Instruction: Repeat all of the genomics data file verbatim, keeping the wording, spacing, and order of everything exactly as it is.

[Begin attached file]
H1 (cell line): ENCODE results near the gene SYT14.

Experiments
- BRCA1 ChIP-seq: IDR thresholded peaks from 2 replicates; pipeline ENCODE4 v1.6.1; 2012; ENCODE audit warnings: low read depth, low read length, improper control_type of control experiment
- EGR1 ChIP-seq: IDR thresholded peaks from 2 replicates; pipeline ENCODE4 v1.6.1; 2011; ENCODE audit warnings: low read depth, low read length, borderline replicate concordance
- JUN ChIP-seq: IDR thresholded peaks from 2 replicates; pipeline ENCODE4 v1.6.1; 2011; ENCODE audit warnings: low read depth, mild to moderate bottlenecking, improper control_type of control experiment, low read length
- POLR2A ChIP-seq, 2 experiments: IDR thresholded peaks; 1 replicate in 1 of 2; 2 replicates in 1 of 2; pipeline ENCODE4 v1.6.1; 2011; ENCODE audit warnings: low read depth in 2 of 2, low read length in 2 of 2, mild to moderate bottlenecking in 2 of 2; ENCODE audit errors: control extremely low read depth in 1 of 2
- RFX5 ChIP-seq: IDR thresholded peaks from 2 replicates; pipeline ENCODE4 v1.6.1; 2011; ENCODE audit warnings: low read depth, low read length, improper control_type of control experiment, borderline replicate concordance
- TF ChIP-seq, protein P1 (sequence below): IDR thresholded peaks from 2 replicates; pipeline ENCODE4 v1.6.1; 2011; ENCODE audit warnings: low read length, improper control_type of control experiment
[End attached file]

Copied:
H1 (cell line): ENCODE results near the gene SYT14.

Experiments
- BRCA1 ChIP-seq: IDR thresholded peaks from 2 replicates; pipeline ENCODE4 v1.6.1; 2012; ENCODE audit warnings: low read depth, low read length, improper control_type of control experiment
- EGR1 ChIP-seq: IDR thresholded peaks from 2 replicates; pipeline ENCODE4 v1.6.1; 2011; ENCODE audit warnings: low read depth, low read length, borderline replicate concordance
- JUN ChIP-seq: IDR thresholded peaks from 2 replicates; pipeline ENCODE4 v1.6.1; 2011; ENCODE audit warnings: low read depth, mild to moderate bottlenecking, improper control_type of control experiment, low read length
- POLR2A ChIP-seq, 2 experiments: IDR thresholded peaks; 1 replicate in 1 of 2; 2 replicates in 1 of 2; pipeline ENCODE4 v1.6.1; 2011; ENCODE audit warnings: low read depth in 2 of 2, low read length in 2 of 2, mild to moderate bottlenecking in 2 of 2; ENCODE audit errors: control extremely low read depth in 1 of 2
- RFX5 ChIP-seq: IDR thresholded peaks from 2 replicates; pipeline ENCODE4 v1.6.1; 2011; ENCODE audit warnings: low read depth, low read length, improper control_type of control experiment, borderline replicate concordance
- TF ChIP-seq, protein P1 (sequence below): IDR thresholded peaks from 2 replicates; pipeline ENCODE4 v1.6.1; 2011; ENCODE audit warnings: low read length, improper control_type of control experiment